11: Number range
This is a great tool when searching for specific dates, such as the best books published between 2010 & 2014 or World Cup winners from 1966 to 1982. To conduct a number search, all you have to do is insert two full stops between the dates: “best sci-fi books 2010..2014”.
12: Location services
Allowing location services, especially on mobile devices, is a huge benefit when it comes to using Google. Whether you’re looking for a weather report, cinema times or travel updates, enabling your device to see your location will make your search results within Google more tailored and helpful. For example, if you wanted to find out cinema times for a certain film, simply type the name of the film followed by ‘cinema times’ into Google and using your location Google will find the local cinemas and tell you the times they’re showing that film on that day.
13: Quick conversion
You can also use Google to do unit conversions. Whether it’s currency or measurements, simply type your desired conversion into Google and the search engine does the work for you.
14: Use keywords that websites use
When you’re searching for something within Google, try to use terms that websites would use and not personal terms. For example, if you want to learn how to change a car headlight, search for terms such as “how to change a car headlight” and not “how do I change my car headlight”, this will provide better search results for you.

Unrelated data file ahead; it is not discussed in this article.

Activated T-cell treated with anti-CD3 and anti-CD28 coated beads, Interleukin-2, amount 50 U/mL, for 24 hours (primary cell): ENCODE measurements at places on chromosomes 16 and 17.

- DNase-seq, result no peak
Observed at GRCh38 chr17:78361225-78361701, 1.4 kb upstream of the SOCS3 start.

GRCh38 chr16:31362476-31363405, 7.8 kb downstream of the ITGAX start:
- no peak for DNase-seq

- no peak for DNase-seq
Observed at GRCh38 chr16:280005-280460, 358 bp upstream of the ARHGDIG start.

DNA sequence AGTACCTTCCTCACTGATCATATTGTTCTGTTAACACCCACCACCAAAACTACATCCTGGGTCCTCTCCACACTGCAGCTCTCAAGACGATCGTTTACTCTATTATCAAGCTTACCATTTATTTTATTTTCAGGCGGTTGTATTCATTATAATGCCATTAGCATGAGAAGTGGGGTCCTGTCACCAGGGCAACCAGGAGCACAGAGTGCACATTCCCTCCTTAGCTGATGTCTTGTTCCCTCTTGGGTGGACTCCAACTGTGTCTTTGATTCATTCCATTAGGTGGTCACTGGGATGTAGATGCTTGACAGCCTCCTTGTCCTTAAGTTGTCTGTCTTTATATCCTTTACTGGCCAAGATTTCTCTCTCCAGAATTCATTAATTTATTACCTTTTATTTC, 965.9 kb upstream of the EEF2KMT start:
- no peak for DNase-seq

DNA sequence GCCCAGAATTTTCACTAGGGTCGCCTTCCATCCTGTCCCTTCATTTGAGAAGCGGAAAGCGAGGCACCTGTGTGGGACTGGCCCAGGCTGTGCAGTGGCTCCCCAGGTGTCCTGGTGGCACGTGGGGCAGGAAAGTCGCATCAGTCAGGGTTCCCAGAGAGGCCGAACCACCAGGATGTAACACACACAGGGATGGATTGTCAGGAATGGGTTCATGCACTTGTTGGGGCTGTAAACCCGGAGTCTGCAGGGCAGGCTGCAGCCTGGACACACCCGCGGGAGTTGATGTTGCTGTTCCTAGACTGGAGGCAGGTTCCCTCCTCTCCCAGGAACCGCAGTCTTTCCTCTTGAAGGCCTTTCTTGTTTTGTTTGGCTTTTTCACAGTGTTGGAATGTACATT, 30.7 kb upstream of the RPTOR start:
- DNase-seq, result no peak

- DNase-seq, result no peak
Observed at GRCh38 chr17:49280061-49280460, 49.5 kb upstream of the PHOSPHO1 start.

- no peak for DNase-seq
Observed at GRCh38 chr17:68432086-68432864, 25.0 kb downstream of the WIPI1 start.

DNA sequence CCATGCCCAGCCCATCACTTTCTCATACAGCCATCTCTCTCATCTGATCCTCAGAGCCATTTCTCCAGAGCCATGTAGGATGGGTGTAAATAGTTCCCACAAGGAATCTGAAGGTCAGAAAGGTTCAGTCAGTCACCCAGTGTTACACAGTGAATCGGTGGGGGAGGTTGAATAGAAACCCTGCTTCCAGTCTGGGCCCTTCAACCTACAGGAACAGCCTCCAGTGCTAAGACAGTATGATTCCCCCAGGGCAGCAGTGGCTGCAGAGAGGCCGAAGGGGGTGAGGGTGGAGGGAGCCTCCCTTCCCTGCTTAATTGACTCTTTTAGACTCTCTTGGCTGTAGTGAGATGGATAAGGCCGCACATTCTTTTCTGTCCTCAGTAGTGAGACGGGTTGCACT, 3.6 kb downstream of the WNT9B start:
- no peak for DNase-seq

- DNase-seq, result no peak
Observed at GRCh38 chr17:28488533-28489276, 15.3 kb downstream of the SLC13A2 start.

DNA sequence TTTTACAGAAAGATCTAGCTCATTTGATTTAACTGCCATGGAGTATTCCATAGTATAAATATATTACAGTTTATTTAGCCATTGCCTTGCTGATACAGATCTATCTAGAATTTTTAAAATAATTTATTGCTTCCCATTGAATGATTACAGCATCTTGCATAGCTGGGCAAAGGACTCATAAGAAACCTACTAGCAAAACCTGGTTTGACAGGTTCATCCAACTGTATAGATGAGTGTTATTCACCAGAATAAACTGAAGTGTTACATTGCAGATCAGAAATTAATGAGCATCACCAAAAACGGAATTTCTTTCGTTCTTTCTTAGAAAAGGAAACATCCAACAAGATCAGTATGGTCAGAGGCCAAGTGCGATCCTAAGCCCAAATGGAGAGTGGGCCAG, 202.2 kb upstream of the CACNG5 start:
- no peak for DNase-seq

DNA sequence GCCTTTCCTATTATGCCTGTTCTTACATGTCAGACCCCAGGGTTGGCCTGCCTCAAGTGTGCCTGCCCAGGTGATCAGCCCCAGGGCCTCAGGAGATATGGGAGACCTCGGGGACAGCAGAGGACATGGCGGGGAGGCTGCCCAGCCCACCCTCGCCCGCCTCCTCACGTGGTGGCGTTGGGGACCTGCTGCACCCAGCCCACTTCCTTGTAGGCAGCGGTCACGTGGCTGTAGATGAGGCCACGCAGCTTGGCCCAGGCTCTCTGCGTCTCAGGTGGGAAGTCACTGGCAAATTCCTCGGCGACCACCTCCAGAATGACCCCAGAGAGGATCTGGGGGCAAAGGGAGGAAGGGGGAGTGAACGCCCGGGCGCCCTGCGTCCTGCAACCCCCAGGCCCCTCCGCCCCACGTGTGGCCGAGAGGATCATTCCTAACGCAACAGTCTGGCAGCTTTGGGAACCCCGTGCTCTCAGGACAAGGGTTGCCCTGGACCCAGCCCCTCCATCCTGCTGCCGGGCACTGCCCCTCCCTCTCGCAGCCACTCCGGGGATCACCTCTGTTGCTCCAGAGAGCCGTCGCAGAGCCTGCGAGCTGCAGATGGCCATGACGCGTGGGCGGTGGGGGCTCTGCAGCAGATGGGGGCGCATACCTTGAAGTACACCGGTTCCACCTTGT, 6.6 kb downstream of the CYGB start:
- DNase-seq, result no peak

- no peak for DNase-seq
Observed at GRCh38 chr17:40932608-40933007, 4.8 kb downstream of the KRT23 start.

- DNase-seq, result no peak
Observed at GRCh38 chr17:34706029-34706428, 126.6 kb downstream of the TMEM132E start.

15: Don’t overcomplicate it
With the addition of location services and the advancement of Google’s technology in recent years, you don’t need to be too specific in your search. If you’re looking for a Chinese takeaway nearby, just search for that: “Chinese takeaway nearby”, and Google will find your location and the local Chinese takeaways.
16: Use descriptive words
However clever Google is, you still need to be descriptive in your search terms so Google knows what to look for. Taking the example of the car headlight again, if you want to know what headlight to buy for your car, include descriptive words to help Google with its search. Searching “Replacement headlight for Volkswagen Golf 2012” will provide much better results than “replacement car headlights”.
17: Music: search
If you want to find something specifically related to music, simply type “music:” followed by what you’re searching for and Google will only show music related results.
18: Package tracking
If you’ve ordered something from the internet and you want to know where your package is or find out other information, you can now enter FedEx, UPS and USPS tracking numbers into Google and it will show you the information about your order. This is much quicker than going into the company’s website.
19: File type search
This is great for students or those searching for specific file types and downloads such as PDF, Word documents etc. Enter your search followed by “filetype:” and Google will find those files or articles with file links for you. For example, “benefits of drinking water filetype:PDF”
20: Google advanced search
If all else fails and you’re still struggling to find what you’re looking for, you can use Google’s advanced search to really be specific in your search. Google advanced search includes tools such as allowing you to search what kind of domain site you’re looking for (.com, .co.uk, .org etc.) and where on the a page your search term is located. For example, if you’re looking for “ways to lose weight quickly” you can do a title search, so Google shows you pages and articles that include “ways to lose weight quickly” within the title. This saves you time looking through pages that might include that search term out of context within the text.